131_1323.ppt
Upcoming SlideShare
Loading in...5
×

Like this? Share it with your network

Share
  • Full Name Full Name Comment goes here.
    Are you sure you want to
    Your message goes here
    Be the first to comment
No Downloads

Views

Total Views
2,362
On Slideshare
2,362
From Embeds
0
Number of Embeds
0

Actions

Shares
Downloads
130
Comments
0
Likes
5

Embeds 0

No embeds

Report content

Flagged as inappropriate Flag as inappropriate
Flag as inappropriate

Select your reason for flagging this presentation as inappropriate.

Cancel
    No notes for slide
  • GLP has a half-life of < 2 min so it can’t be used as therapy. Necessary to use analogs exenatide clinical effects last up to 8 hours
  • At low titers, the antibodies do not affect the effectiveness of exenatide. Delays gastric emptying. Counsel patients to take their other meds 1 h before byetta
  • Most patients fail lifestyle interventions so the consensus panel decided they should be put on metformin at the same time
  • Important in both inpatient and outpatient setting
  • Secretagogues not considered synergistic when given with insulin
  • There aren’t many head-to-head comparisons of the ability of the different agents to achieve glucose control
  • Approximately 5,000 Patient included for 1,000 years of follow-up in this study Incidence rates and 95% confidence intervals for myocardial infarction and microvascular complications by category of updated mean haemoglobin A1c concentration, adjusted for age, sex, and ethnic group, expressed for white men aged 50­54 years at diagnosis and with mean duration of diabetes of 10 years
  • Atherosclerosis = plaque formation Essential hypertension = no identifiable cause for hypertension Part of syndrome X (metabolic syndrome) especially when hypertriglyceridemia and decreased HDL are included
  • If diabetic patient is initially between 130-140/80-90 you may begin lifestyle adjustment for 3 months if you feel your patient will return to clinic. If goal not achieved, then you must initiate pharmacotherapy management
  • ACE-I, ARB and Thiazide diuretic medications preferred combo = Monitor Renal function and Potassium (Hyper-K ACEI/ARB and Hypo-K HCTZ) ACE-I vasodilate at the efferent arteriole Non-DCCB = Verapamil/Diltiazem SBP > 160 or DBP > 100 requires immediate drug therapy
  • Treatment with aspirin: 30% decrease in myocardial infarction 20% decrease in stroke Not studied in person < 30 and person < 21 = increased chance of Reyes Symdrome
  • ACE-I vasodilate at the efferent arteriole Non-DCCB = Verapamil/Diltiazem
  • Pulses: dorsalis pedis and posterior tibialis

Transcript

  • 1. Management of the Patient with Type 2 Diabetes Gretchen M. Ray, Pharm.D. Cardiovascular Pharmacotherapy Resident University of New Mexico College of Pharmacy
  • 2. Objectives
    • Provide diabetes screening criteria for adults
    • Describe available pharmacologic treatment options for type 2 diabetes including advantages/disadvantages of therapy and contraindications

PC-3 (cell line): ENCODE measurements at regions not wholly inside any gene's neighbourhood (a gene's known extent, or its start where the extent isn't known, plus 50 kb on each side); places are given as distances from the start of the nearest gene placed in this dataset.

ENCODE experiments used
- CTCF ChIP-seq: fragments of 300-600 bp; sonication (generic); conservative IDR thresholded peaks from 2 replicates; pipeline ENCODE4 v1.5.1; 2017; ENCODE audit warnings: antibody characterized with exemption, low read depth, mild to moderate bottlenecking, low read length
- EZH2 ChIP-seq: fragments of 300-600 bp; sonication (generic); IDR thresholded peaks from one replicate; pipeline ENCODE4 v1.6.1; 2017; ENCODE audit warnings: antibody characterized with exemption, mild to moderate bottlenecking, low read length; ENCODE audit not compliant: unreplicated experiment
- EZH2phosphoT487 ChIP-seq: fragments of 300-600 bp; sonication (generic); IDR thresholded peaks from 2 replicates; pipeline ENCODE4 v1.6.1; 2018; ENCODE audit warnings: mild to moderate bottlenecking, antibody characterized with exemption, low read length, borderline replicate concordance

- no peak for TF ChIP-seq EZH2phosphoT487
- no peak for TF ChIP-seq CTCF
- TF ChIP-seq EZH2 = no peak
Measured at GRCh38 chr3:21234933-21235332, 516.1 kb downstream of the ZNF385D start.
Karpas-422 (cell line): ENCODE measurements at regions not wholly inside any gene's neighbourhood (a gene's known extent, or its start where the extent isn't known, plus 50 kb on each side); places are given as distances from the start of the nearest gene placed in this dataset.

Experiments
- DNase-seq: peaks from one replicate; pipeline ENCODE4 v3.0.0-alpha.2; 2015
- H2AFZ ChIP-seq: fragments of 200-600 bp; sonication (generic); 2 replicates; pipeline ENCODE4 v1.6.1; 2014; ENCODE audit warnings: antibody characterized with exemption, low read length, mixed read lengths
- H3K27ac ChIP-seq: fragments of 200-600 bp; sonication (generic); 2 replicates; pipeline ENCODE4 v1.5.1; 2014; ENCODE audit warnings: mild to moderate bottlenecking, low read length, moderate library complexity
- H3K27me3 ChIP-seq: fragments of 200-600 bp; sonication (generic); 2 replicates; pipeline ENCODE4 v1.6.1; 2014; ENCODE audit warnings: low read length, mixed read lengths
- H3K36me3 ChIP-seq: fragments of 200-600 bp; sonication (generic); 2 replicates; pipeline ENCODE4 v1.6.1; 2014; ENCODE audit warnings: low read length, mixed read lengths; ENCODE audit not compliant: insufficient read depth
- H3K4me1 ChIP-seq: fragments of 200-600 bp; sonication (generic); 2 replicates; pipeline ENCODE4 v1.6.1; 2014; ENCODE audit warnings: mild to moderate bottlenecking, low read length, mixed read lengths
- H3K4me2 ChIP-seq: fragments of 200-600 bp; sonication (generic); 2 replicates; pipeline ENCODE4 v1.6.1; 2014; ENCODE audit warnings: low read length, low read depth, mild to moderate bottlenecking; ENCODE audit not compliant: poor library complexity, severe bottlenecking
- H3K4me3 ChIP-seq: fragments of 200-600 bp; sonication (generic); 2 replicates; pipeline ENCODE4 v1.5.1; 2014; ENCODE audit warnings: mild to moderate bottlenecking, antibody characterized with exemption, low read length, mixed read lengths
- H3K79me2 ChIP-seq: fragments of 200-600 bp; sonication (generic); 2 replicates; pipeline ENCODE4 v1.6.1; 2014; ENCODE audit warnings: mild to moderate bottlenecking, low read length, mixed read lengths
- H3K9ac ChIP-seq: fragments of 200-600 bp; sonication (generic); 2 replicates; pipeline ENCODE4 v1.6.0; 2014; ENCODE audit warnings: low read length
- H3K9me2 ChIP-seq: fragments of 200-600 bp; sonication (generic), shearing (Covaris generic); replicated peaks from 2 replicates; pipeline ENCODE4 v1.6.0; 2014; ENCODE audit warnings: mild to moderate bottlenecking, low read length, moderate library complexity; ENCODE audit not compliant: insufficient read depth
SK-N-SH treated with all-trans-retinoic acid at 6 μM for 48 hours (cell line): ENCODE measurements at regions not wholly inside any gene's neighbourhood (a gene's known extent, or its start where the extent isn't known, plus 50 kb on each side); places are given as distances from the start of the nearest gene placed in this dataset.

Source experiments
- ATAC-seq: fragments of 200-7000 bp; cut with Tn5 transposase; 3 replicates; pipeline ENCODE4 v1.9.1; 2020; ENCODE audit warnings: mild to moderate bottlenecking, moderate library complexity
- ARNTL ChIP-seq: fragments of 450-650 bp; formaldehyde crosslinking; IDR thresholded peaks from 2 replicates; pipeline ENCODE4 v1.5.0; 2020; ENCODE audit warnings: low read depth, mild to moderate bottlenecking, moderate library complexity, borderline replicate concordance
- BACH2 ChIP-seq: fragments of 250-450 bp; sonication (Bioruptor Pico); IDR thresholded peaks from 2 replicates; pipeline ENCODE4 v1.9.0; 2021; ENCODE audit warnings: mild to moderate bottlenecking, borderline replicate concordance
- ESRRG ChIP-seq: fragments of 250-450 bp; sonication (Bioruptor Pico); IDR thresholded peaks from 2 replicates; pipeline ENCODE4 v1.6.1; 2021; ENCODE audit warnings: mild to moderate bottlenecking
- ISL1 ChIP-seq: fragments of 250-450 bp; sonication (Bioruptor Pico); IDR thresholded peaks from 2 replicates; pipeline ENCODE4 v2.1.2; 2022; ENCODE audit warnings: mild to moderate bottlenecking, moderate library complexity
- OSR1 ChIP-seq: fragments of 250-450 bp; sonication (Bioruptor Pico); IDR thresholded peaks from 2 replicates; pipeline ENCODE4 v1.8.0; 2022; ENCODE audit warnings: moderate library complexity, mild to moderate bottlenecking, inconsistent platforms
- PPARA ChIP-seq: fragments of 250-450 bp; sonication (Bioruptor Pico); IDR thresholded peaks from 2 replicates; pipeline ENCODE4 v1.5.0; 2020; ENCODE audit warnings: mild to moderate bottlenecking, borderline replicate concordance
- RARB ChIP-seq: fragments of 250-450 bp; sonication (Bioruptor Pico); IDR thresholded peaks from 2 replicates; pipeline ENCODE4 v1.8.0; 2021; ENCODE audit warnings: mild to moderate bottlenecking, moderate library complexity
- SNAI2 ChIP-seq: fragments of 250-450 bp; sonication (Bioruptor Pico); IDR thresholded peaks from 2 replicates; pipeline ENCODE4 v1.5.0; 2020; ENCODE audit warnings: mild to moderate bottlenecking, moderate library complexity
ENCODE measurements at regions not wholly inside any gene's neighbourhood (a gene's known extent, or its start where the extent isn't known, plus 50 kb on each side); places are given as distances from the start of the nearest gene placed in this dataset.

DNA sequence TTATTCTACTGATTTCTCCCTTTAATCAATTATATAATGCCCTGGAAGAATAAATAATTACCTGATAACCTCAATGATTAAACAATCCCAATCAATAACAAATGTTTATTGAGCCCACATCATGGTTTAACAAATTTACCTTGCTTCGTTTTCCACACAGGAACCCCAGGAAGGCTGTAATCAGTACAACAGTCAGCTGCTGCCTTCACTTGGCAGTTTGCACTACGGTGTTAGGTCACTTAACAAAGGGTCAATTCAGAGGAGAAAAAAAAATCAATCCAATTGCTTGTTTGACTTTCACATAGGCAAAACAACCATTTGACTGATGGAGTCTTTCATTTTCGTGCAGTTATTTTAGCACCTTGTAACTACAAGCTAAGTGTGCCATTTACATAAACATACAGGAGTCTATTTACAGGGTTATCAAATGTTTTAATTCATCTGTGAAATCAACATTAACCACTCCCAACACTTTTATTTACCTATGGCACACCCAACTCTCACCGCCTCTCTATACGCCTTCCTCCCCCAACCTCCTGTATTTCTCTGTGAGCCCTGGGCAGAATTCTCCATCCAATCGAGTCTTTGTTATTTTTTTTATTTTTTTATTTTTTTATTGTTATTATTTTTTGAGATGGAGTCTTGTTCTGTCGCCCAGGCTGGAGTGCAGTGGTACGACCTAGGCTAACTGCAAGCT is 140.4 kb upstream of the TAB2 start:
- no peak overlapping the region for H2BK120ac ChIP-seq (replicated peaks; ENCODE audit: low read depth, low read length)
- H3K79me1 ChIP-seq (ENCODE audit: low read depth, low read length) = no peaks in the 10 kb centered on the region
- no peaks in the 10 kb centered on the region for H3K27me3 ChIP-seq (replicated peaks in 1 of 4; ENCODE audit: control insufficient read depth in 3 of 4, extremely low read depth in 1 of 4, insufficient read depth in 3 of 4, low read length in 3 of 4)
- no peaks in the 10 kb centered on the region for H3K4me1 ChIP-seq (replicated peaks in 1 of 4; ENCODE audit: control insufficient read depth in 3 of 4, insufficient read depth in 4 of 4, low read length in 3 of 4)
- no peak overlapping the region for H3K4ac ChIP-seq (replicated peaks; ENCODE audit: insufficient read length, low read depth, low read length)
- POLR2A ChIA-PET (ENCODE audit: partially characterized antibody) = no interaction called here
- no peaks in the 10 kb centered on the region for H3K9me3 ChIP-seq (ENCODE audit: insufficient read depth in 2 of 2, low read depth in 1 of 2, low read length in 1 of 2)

• Given a patient case recommend appropriate lifestyle modifications and pharmacotherapy to achieve glycemic goals
  • 3. Objectives
    • Distinguish between microvascular and macrovascular complications
    • Provide screening criteria for nephropathy, neuropathy, and retinopathy
    • Provide treatment strategies for the prevention and treatment of micro and macrovascular complications
  • 4. Epidemiology of Type 2 DM
    • In 2005 20.8 million people (7% of the US population) had diabetes
      • 14.6 million diagnosed
      • 6.2 million undiagnosed
    • Type 2 diabetes accounts for 90-95% of patients with diabetes
    • In 2002 total indirect and direct medical costs for diabetes = $132 billion
    CDC. National diabetes fact sheet. 2005 available at www.cdc.gov/diabetes/pubs/pdf/ndfs_2005.pdf
  • 5. Risk factors for type 2 diabetes
    • Physically inactive
    • 1 st degree relative with diabetes
    • Minority ethnic groups
    • Gestational diabetes or delivering a baby >9 lbs
    • Hypertension
    • HDL <35 mg/dL and/or triglycerides >250 mg/dL
    • Polycystic ovary syndrome
    • Previous impaired glucose tolerance (IGT) or impaired fasting glucose (IFG)
    • History of vascular disease
    • Psychiatric illness
  • 6. Diagnosis of diabetes
    • Symptoms of diabetes + casual plasma glucose ≥ 200 mg/dl
    • FPG ≥ 126 mg/dl
    • Oral glucose tolerance test (OGTT): 2-h postload glucose ≥ 200 mg/dl
    OR OR
  • 7. Definition of “pre-diabetes”
    • Impaired fasting glucose (IFG) = FPG 100-125 mg/dl
    • Impaired glucose tolerance (IGT) = 2-h post load glucose 140-199 mg/dl
    • IFG and IGT indicate a risk factor for diabetes and cardiovascular disease
  • 8. Diabetes Screening
    • Screening identifies asymptomatic patients who might have diabetes
    • Consider in patients ≥ 45 years especially if their BMI ≥ 25 kg/m 2
    • Screen patients < 45 years old if they are overweight + an additional risk factor
    • FPG should be done initially
    • Repeat screening every 3 years
  • 9. Oral Therapies
  • 10. Metformin
    •  hepatic glucose production,  intestinal glucose absorption,  insulin sensitivity